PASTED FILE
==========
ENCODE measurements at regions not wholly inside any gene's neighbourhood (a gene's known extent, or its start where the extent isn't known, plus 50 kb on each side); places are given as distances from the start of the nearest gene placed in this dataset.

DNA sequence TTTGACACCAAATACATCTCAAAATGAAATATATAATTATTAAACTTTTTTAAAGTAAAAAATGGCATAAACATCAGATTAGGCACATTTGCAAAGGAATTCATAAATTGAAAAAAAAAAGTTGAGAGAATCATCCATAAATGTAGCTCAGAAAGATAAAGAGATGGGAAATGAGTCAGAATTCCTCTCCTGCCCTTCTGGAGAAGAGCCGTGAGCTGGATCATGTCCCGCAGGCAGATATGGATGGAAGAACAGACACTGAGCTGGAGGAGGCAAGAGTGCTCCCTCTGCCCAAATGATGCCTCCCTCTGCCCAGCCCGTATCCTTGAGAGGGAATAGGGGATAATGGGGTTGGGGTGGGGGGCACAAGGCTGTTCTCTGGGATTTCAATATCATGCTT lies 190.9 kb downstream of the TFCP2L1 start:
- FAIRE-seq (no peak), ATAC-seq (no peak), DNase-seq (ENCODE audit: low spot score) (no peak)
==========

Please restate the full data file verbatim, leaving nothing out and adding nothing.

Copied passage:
ENCODE measurements at regions not wholly inside any gene's neighbourhood (a gene's known extent, or its start where the extent isn't known, plus 50 kb on each side); places are given as distances from the start of the nearest gene placed in this dataset.

DNA sequence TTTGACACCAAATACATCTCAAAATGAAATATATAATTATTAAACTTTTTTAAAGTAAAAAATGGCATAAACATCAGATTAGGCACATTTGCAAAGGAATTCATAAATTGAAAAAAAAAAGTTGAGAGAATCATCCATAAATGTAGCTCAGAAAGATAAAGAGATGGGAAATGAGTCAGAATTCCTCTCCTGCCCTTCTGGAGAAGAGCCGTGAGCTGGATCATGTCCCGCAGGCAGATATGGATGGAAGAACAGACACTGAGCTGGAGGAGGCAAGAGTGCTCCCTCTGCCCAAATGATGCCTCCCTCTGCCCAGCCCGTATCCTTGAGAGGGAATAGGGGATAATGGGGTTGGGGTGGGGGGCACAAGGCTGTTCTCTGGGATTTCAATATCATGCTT lies 190.9 kb downstream of the TFCP2L1 start:
- FAIRE-seq (no peak), ATAC-seq (no peak), DNase-seq (ENCODE audit: low spot score) (no peak)